Jewish World Review Oct. 8, 2003 / 12 Tishrei, 5764

Leonard Pitts, Jr.

Leonard Pitts, Jr.
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Never too young to kill | Four.

That, in case you hadn't heard, is the age of the latest child at the center of the latest tragic shooting.

Too young for kindergarten, too young to tie his own shoes, too young for bikes without training wheels. But old enough to stand behind a .45-caliber semiautomatic pistol and squeeze the trigger.

It happened just over a week ago in Palmer Park, Md., a suburb of Washington. According to a published report, 10-year old Katina Brice was home baby-sitting her younger siblings while their parents were out when she saw that the youngest child had somehow gotten hold of the gun. Katina smartly decided to usher Gregory, who was 7, and Kimberly, who was 5, out of the house.

But it didn't help.

The bullet tore through the front door, taking Gregory in the back, continuing through his body and striking his sister in the upper torso. When police arrived, the 4-year-old was standing in the doorway crying, asking if everybody was OK.

They were not. His sister was dying, his brother critically injured, though doctors expect him to survive. And here was a family - yet another family - that would never be "OK" again.

Police have yet to determine who if anyone was guilty of negligence here. Putting that question aside, it seems obvious that anyone who would put a 10-year-old in charge of children even younger was, to put it mildly, not thinking.

It makes you cringe at the choices made by people for whom what should be obvious somehow never is. And maybe wonder why so many of us find it necessary to have such fearsome weapons in our homes in the first place.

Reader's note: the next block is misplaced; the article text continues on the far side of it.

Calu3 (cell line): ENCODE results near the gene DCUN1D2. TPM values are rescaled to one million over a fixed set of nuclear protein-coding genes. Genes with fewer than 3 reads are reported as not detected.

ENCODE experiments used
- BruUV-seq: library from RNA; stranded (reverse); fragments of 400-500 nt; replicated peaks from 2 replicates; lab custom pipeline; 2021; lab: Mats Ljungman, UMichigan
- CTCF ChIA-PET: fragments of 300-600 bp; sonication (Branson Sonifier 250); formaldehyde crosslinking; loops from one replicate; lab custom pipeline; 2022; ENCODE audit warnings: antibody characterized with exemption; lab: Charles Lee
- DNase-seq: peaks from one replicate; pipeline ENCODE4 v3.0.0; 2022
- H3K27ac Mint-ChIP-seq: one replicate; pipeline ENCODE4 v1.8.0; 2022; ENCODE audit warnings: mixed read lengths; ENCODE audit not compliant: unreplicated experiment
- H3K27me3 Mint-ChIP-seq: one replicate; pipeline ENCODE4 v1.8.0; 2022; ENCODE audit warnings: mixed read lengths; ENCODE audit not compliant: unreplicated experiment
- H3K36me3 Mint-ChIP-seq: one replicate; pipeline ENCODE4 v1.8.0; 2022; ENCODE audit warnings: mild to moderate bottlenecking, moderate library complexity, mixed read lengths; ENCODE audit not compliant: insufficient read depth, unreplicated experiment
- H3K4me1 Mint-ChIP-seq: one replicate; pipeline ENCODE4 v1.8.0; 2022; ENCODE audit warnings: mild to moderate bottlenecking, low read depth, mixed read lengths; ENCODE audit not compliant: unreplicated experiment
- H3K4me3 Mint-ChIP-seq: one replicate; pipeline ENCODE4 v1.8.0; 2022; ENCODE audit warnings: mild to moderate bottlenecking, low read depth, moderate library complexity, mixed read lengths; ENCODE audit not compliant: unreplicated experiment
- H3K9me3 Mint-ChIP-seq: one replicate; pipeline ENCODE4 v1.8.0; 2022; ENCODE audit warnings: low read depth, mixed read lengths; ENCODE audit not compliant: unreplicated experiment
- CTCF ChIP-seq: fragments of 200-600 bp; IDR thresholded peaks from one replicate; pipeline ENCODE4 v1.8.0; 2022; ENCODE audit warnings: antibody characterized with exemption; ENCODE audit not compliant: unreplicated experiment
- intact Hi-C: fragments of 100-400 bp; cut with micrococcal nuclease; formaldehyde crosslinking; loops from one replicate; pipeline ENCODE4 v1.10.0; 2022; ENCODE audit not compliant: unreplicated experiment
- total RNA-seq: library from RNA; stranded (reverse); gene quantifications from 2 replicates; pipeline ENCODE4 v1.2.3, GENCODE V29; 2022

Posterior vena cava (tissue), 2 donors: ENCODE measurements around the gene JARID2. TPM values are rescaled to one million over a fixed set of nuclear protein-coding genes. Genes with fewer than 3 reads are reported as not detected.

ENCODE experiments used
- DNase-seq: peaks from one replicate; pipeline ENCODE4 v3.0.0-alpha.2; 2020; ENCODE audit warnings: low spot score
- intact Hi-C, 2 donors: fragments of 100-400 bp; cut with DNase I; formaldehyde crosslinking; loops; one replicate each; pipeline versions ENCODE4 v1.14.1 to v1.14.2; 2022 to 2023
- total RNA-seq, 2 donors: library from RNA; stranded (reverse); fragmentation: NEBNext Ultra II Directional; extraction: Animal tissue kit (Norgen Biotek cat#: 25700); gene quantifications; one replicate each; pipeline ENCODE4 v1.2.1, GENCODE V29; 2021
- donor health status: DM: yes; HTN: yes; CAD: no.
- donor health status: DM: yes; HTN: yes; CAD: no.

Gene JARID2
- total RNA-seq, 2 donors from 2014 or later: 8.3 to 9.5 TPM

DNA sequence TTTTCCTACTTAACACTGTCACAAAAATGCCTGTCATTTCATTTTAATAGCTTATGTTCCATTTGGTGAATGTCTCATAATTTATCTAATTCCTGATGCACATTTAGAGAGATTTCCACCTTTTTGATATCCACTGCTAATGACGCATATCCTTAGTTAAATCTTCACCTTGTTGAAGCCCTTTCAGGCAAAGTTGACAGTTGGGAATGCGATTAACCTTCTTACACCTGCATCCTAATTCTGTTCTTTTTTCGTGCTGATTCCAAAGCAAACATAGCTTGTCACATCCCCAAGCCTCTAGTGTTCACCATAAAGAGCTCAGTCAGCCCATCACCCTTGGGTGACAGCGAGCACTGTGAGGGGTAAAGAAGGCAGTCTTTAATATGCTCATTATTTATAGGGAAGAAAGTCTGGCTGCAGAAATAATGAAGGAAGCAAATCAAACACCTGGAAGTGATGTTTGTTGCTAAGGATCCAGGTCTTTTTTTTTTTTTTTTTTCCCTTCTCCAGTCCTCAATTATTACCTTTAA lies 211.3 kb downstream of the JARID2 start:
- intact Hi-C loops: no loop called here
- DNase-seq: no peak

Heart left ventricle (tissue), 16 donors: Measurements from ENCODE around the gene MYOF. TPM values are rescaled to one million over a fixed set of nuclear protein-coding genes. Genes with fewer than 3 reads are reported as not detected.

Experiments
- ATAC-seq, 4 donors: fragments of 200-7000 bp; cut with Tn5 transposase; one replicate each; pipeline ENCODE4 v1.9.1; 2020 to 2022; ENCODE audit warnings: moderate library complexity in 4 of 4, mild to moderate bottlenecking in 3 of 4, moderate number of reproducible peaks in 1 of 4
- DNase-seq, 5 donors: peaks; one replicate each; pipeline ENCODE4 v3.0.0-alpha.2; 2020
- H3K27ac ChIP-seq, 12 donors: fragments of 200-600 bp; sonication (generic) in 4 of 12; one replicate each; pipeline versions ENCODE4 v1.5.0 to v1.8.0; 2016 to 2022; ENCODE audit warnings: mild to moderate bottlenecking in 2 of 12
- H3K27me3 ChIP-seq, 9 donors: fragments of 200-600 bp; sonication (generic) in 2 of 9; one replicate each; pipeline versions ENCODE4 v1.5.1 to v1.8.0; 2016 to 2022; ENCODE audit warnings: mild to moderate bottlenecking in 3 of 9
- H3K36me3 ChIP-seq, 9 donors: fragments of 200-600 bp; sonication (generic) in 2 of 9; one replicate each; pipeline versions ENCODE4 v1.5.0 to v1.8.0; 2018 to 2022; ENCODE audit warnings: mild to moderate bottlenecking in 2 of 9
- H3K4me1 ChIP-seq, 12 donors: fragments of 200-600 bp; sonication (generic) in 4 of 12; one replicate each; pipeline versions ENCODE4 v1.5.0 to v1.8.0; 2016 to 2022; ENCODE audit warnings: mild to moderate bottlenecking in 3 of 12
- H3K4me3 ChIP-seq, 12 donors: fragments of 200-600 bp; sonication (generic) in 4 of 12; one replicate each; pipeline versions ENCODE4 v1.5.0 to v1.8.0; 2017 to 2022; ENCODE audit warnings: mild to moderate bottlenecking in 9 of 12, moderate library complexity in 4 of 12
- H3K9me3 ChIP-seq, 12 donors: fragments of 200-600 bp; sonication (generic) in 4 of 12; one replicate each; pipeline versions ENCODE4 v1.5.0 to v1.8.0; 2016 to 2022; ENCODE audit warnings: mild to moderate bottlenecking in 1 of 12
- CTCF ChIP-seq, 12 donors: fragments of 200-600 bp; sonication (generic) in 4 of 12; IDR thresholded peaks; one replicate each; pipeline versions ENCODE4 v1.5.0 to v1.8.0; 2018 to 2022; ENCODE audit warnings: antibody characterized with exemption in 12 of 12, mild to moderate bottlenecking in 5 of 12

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The usual answer, of course, is fear. Fear of the mugger in the alley, the prowler in the darkness, the thief in the night. We arm ourselves to defend ourselves. Or so we say.

The curious thing is that there is actually little to fear, relatively speaking. In the 1990s, crime rates in this country dropped to historic lows. No, we didn't reach nirvana. Still, it was safe - or at least much safer - to walk the street, to stand on the porch, to jog in the park.

But it didn't feel that way, did it? There was no grateful exhalation that the long siege was over. We still went about clenched, on guard and, some of us at least, exceedingly well-armed.

In his Academy Award-winning documentary "Bowling for Columbine," liberal filmmaker Michael Moore makes a compelling case that what endangers America most is not the crime we fear, but the fear itself. A fear stoked by shrill and sensationalistic media that trumpet every street murder and bank robbery as an imminent threat and elevate even shark attacks and escalator mishaps to the level of crisis.

Fear becomes the background hum of our lives. We live with a pervasive, never-ending dread that leads us to feel endangered even when we are not - and warps our perceptions and reactions accordingly.

Other nations, argues Moore, have America's bloody history and violent movies. Other nations have America's poverty and breakdown of the nuclear family. Other nations even have America's love of firearms and easy access to them.

Yet other nations don't have America's gun violence. Don't have 4-year-olds armed with semiautomatics.

The shocking thing is that it's not shocking. Not anymore. Not after shootings by 13-year-old Nathaniel Brazill and 11-year-old Nathaniel Abraham. Not after the 6-year-old who killed his classmate in Flint, Mich. Shocking? No. You read about it and you turn the page.

We arm ourselves to protect ourselves from things we fear. Yet somehow, the specter of children with guns has become just part of the landscape, part of The Way Things Are. We have become used to it.

If we want to be scared of something, maybe we should be scared of that.

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